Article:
By Show and Tell
By Bree Davies
By Bree Davies
By Cory Casciato
By Emilie Johnson
By Robin Edwards
By Bree Davis
By Josiah M. Hesse
This work by Vi Higginsen and Ken Wydro changes a few minor details of Troy's life, but the basic story remains the same--and it bears a significant resemblance to the lives of other great black singers such as Aretha Franklin and Della Reese. As the show opens, a disc jockey introduces us to the main characters and sets the stage: a radio retrospective of Doris's emergence into the music world. He begins in 1953, when twelve-year-old Doris (here called Doris Winter) is welcomed into the church choir to the great delight of her minister father and her mother: It is clearly an honor for one so young. Doris is ecstatic, and here she learns the discipline of choir singing under a strict choirmaster.
But during his sermon the following week, her father, Reverend Winter, dies suddenly of a heart attack. Doris is devastated, but her father has left her with the gift of music--a composer himself, he has encouraged her to follow her dream. And at age seventeen, to her mother's chagrin, Doris does: She wins a prize at the Half Note Club (really the famous Apollo Theatre) with her group, the Halos, and the four singers set off on a long and arduous tour that takes them away from their gospel roots but propels them into modest fame and fortune. Troy's "Just One Look," which hit the pop charts in 1963, was ultimately recorded by eighty different groups, we learn, and by the time she retired, she was successful enough to open a daycare center for single mothers, a senior center and a school for gifted children.
Director Ken Grimes has double-cast several important roles in this demanding show. One night thirteen-year-old Chelsea Harris sings Doris's role; the next it's seventeen-year-old Ta Gana De Cluette. Both young women have big, powerful voices housed in small frames, and both are phenomenal. They also have their own distinctive styles: While Harris is still developing her already considerable technique at this point, De Cluette is a mature artist. When she sings in a free-form gospel style, taking off in fabulous flights of virtuoso fancy, you have to realize that this is no ordinary talented youngster. She knows what she's doing as she fries the low notes and leaps ecstatically (and instantaneously) to the high, with full, glorious tones in between.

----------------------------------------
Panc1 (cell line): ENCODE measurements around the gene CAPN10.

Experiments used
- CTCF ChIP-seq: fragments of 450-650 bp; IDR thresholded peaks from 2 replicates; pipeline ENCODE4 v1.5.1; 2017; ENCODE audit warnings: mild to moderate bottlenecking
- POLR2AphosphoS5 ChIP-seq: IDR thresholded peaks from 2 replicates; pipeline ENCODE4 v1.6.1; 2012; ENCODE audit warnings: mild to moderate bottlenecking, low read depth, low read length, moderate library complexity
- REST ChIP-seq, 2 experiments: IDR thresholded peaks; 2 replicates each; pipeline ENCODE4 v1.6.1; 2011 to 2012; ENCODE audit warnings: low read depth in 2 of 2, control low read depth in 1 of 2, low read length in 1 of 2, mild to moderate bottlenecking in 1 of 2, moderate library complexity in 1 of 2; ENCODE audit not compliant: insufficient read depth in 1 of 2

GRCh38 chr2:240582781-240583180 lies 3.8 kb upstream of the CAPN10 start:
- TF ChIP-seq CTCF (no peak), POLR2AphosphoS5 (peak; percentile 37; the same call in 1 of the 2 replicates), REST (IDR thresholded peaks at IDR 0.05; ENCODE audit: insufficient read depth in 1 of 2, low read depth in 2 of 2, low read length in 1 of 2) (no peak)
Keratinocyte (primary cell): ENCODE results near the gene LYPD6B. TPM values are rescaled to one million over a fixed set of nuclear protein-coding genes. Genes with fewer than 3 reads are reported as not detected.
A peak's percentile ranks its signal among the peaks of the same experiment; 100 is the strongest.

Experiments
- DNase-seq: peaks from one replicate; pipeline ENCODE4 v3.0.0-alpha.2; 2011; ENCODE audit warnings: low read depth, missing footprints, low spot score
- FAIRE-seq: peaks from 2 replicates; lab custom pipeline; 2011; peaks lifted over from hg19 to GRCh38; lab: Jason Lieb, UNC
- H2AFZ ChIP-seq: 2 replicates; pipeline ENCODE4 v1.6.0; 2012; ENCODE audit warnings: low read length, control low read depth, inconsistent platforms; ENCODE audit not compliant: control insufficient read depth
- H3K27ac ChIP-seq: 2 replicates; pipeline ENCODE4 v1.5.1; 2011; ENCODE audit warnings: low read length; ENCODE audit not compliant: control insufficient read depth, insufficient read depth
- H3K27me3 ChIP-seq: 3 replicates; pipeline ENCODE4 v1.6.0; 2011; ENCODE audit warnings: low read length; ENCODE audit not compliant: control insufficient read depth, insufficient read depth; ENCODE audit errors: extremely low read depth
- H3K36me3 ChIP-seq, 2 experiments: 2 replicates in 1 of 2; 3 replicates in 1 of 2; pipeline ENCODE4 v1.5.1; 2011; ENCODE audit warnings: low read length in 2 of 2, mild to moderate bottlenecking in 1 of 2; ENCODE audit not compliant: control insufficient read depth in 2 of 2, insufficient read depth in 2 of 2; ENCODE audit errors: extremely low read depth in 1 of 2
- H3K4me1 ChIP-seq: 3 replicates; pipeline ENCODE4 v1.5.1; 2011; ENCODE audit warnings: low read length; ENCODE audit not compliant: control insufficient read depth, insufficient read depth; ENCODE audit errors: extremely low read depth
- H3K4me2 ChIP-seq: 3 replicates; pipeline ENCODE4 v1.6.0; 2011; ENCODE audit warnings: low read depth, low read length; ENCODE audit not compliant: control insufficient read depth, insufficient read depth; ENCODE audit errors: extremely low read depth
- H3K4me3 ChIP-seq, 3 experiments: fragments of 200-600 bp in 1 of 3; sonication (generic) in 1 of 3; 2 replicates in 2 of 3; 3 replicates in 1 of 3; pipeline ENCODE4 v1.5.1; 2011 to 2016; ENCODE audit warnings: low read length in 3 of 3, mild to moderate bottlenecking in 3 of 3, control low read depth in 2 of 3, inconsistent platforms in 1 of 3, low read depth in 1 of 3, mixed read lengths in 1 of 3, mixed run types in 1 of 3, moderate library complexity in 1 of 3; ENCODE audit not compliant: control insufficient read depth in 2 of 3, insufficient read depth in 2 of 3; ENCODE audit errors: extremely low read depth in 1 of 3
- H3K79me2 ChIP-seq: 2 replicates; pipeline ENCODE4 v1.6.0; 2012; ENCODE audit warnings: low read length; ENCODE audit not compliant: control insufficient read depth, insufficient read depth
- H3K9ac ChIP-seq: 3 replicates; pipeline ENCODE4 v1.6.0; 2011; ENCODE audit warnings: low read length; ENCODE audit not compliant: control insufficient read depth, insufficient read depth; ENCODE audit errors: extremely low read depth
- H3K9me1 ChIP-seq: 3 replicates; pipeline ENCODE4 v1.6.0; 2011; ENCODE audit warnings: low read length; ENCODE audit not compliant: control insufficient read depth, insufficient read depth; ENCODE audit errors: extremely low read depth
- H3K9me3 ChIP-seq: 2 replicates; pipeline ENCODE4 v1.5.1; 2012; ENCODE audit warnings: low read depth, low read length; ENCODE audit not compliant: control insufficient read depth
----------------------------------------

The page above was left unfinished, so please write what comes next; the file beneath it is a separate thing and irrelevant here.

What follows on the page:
The role of Doris's mentor and friend, Sister Carrie, is also double-cast, and Juanita Pope and Robertta Johnson are each spectacular. They're terrific comediennes, too, again with very different styles. Johnson exudes a wry, quiet wit that's also endearing and sweet. Pope takes an earthier tact as an actress--a little brasher, a little sexier, yet still warm and kind. Johnson has the more developed singing style, perhaps--highly controlled and very beautiful. But Pope is no slacker, either, contributing a big, bright, gutsy performance that offers an alternate kind of pleasure.
Dwayne Carrington, who has directed some of Eulipions' best work (Black Nativity, Shakin' the Mess Outta Misery), takes the role of Reverend Winter with marvelous authority and grace. And Mary McNeil-Jones is hilarious as Mama Winter--especially when she gets exasperated with Doris for going out on the road. But better yet is her singing style--a sophisticated gospel/blues delivery that begins with fire-in-the-belly gravel and ends with the full-blown pure tones of an outstanding contralto.
There is so much to admire and take delight in here that the few weaknesses in staging seem irrelevant. The main thing is the music, and as the silky DJ who emcees the show says, "The music is the message."
Mama, I Want to Sing, in an open-ended run at Eulipions Cultural Center, 2425 Welton Street, 295-6814.